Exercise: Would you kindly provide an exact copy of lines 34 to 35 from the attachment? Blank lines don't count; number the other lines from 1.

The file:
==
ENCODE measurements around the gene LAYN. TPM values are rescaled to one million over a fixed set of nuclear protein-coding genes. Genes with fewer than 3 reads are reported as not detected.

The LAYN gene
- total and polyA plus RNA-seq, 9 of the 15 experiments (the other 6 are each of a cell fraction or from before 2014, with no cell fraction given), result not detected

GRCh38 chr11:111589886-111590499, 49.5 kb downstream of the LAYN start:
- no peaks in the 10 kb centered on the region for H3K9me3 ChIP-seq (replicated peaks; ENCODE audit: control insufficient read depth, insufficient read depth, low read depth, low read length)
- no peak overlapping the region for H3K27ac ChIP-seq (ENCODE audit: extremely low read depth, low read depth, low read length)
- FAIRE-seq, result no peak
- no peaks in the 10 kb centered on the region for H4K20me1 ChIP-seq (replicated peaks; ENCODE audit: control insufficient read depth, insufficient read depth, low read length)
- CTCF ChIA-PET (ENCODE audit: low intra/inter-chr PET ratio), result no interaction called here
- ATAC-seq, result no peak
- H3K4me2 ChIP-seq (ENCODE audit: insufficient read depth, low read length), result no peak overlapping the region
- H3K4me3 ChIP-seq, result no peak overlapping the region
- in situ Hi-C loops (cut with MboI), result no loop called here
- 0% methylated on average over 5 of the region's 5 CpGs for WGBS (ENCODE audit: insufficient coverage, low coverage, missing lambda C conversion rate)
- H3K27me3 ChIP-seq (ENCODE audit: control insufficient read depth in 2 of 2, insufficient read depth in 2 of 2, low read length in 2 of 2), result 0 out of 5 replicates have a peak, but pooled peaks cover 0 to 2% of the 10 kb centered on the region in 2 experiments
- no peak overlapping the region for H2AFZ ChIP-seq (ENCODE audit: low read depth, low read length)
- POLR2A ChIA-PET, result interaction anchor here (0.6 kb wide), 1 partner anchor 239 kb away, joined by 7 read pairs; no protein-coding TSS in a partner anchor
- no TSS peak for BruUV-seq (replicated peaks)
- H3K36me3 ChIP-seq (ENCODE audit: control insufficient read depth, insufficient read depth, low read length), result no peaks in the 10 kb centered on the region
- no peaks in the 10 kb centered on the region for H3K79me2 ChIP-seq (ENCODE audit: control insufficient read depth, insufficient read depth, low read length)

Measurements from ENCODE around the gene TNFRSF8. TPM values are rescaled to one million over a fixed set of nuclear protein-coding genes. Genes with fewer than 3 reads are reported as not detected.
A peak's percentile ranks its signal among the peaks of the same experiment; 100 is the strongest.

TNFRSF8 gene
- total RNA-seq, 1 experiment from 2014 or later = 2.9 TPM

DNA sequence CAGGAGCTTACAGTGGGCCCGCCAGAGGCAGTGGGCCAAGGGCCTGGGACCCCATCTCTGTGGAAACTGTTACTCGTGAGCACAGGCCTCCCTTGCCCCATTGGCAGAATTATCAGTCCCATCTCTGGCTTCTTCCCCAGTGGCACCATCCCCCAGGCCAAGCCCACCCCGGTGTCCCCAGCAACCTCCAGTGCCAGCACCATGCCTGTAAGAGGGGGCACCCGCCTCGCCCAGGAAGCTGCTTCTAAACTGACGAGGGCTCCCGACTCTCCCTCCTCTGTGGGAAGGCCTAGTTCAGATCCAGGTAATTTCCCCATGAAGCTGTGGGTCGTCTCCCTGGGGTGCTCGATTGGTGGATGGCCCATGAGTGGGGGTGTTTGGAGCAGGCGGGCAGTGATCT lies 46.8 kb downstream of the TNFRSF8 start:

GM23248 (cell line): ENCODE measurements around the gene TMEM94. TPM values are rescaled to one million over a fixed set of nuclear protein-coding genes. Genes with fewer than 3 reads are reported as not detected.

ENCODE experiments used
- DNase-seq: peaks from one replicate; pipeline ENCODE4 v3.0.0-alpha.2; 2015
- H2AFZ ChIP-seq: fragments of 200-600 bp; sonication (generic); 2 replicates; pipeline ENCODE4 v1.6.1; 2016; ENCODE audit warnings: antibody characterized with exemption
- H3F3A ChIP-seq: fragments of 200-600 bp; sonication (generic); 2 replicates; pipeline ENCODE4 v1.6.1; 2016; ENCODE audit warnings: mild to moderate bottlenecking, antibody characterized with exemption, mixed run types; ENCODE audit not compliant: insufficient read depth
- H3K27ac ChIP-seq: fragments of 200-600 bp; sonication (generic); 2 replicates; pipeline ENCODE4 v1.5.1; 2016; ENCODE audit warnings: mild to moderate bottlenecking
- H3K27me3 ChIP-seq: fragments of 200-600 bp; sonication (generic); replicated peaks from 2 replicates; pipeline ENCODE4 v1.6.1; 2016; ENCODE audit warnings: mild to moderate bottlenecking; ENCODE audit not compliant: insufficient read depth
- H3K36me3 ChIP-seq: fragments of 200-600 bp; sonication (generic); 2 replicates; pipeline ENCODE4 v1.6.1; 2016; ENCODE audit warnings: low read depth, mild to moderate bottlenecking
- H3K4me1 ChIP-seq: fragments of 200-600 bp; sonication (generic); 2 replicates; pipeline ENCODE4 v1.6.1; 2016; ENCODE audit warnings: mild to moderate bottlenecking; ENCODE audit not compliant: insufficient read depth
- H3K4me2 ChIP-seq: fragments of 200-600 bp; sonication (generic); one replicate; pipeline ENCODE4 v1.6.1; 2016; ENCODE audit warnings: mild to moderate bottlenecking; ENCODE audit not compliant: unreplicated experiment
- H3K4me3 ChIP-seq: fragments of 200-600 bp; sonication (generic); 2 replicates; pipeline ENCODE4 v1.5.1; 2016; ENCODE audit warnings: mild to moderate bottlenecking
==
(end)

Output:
- H3K4me1 ChIP-seq: fragments of 200-600 bp; sonication (generic); 2 replicates; pipeline ENCODE4 v1.6.1; 2016; ENCODE audit warnings: mild to moderate bottlenecking; ENCODE audit not compliant: insufficient read depth
- H3K4me2 ChIP-seq: fragments of 200-600 bp; sonication (generic); one replicate; pipeline ENCODE4 v1.6.1; 2016; ENCODE audit warnings: mild to moderate bottlenecking; ENCODE audit not compliant: unreplicated experiment